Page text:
• Chromosome tests. If you’ve had two or more previous miscarriages, your doctor may run blood tests for both you and your partner to determine if the miscarriages are due to any chromosomal changes.[4] 

What is the treatment for miscarriage? 

With ultrasound, it is now much easier to determine whether the embryo is no longer alive or has never formed. Both statements mean that miscarriage is likely to occur. In this situation, there may be several choices: 

  • Waiting behavior – If you have no signs of infection, you can choose to let the miscarriage run naturally. Usually, this happens within a few weeks (up to 3-4) after establishing that the embryo has died. This can be an emotionally difficult time. If expulsion (separation) does not occur alone, medical or surgical treatment will be necessary. 
  • Drug treatment. If, after diagnosing pregnancy loss, you prefer to speed up the process, drug treatment can cause your body to clear of pregnancy faster. The medicine can be taken orally or by insertion into the vagina. Your doctor may recommend inserting the medicine vaginally to increase its effectiveness and minimize side effects such as nausea and diarrhea. In about 70 to 90% of women, This treatment works within 24 hours. 
  • Surgical treatment. Another option is a small surgical procedure called aspiration dilation and curettage (D&C). During this procedure, your doctor dilates the cervix and removes the tissue from inside the uterus. Complications are rare, but may include damage to the connective tissue of the cervix or the uterine wall. Surgical treatment is necessary, if you have a miscarriage accompanied by heavy bleeding or signs of infection.[4] 

How long does physical recovery take after miscarriage?  

In most cases, physical recovery after a miscarriage takes anywhere from a few hours to a few days. Meanwhile, be sure to call your doctor if you experience severe bleeding, fever, or abdominal pain. You may ovulate two weeks after miscarriage. When exactly it will occur or whether it has already occurred, you can easily determine with ovulation tests Oview. Expect your cycle to return to normal within four to six weeks. You can start using any type of contraception immediately after miscarriage. However, avoid having sex or inserting anything into your vagina, such as a tampon, for two weeks after this unpleasant event. [4]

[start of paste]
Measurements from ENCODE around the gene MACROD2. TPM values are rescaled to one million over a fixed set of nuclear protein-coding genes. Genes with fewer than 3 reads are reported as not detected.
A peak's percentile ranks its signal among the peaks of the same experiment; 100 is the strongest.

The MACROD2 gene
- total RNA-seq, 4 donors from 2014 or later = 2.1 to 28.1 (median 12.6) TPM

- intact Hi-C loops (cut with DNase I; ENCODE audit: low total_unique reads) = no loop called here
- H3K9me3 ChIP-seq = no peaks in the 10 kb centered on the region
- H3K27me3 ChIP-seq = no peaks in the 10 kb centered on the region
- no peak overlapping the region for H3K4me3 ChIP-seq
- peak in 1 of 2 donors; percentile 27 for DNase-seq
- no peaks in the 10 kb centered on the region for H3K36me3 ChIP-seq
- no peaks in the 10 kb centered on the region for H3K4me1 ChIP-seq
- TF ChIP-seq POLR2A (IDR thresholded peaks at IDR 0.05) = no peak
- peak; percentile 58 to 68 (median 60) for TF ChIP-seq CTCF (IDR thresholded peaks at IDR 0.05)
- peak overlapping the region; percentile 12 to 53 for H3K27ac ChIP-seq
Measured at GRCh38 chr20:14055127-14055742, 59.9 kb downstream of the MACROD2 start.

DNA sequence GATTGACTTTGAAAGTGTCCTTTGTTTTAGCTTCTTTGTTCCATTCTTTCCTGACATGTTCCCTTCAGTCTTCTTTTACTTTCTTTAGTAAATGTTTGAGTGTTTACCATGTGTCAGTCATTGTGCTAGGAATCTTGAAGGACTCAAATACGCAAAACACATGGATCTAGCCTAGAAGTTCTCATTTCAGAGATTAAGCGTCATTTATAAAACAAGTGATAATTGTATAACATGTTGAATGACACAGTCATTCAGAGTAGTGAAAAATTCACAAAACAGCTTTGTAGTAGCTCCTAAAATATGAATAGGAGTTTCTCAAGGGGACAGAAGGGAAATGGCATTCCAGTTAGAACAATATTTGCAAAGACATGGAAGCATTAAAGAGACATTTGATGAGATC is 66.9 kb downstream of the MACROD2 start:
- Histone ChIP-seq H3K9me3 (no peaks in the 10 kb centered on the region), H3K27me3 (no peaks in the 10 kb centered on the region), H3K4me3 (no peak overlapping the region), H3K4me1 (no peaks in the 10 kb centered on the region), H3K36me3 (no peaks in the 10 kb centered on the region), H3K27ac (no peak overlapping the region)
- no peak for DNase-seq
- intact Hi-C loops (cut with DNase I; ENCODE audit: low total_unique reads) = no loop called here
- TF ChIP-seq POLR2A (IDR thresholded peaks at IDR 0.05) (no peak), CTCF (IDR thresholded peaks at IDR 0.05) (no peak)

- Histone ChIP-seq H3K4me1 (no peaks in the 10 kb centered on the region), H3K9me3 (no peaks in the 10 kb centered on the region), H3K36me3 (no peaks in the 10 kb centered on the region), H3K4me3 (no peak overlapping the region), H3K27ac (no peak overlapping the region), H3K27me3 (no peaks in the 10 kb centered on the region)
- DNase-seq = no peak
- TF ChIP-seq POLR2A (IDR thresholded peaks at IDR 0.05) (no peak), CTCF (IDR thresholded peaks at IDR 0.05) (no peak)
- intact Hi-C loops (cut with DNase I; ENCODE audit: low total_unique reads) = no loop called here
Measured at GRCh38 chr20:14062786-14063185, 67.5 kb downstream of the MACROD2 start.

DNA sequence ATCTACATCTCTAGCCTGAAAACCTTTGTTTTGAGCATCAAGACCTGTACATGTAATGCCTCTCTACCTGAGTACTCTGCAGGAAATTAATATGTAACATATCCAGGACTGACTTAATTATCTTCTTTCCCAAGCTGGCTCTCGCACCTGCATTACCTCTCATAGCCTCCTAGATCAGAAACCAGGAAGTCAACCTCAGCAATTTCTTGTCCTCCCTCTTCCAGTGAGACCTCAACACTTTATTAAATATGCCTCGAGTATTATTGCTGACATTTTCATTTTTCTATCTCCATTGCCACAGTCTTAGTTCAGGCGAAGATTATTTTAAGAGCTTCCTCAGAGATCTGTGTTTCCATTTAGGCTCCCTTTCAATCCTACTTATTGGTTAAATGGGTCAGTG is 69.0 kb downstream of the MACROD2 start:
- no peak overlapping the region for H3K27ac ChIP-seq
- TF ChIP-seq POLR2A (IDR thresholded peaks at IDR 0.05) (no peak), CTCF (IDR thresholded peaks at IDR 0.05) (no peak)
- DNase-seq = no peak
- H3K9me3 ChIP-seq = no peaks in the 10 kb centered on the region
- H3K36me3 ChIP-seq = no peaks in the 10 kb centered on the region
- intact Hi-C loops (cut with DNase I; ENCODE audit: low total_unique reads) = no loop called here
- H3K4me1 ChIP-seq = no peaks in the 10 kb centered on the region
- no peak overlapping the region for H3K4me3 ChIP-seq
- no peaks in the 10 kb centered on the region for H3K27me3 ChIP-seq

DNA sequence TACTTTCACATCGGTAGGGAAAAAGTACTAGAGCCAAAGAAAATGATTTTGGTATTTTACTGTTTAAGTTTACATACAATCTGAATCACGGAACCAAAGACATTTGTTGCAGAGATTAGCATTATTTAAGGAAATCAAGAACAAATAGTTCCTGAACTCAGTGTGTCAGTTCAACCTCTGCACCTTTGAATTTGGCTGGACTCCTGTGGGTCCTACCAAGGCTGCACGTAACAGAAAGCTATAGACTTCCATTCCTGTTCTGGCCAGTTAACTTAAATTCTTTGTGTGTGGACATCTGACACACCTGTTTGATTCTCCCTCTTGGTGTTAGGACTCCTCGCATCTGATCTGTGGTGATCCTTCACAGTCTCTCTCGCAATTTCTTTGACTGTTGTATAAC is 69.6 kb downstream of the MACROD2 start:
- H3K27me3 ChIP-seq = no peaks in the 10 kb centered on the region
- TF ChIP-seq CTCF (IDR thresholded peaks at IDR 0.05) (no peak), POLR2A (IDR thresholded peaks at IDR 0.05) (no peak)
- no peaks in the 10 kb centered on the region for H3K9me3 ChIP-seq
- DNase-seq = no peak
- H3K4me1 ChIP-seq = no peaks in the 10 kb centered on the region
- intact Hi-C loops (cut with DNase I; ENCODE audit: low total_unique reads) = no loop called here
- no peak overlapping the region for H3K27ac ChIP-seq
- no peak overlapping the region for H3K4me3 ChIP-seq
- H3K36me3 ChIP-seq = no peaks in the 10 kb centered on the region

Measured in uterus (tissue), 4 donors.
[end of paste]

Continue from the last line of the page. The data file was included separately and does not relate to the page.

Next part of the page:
Future pregnancies after miscarriage 

It is possible to get pregnant during the menstrual cycle immediately after a miscarriage. But if you and your partner decide to try another pregnancy, make sure you are physically and emotionally ready and healthy. Ask your doctor for guidance on when you can try to get pregnant. There are many methods to determine ovulation, but one of the most accurate methods is ovulation tests such as Oview, with which you can easily determine the two most suitable days for getting pregnant.  

Miscarriage It usually happens once. Most women who have gone through this have a hassle-free subsequent pregnancy. Less than 5% of women have two consecutive losses per baby and only 1% have three or more consecutive miscarriages

If you have multiple miscarriages, usually two or three in a row, consider testing to identify the underlying causes. If, despite everything, the problem cannot be identified, do not lose hope. About 60 to 80% of women with unexplained recurrent abortions subsequently have normal pregnancies. [4] 

Miscarriage It’s a very emotionally traumatic moment for a woman. At the slightest suspicion of miscarriage, consult your doctor so that, if there is a way, the baby and pregnancy can be saved. However, if things end unfavorably, do not lose hope. World medicine is constantly evolving and its goal is to help every family to hug their baby.  

Read more at: 

[1] https://www.ncbi.nlm.nih.gov/books/NBK560521/  

[2] https://progyny.com/education/female-infertility/types-miscarriage/  

[3] https://my.clevelandclinic.org/health/diseases/9688-miscarriage   

[4] https://www.mayoclinic.org/diseases-conditions/pregnancy-loss-miscarriage/diagnosis-treatment/drc-20354304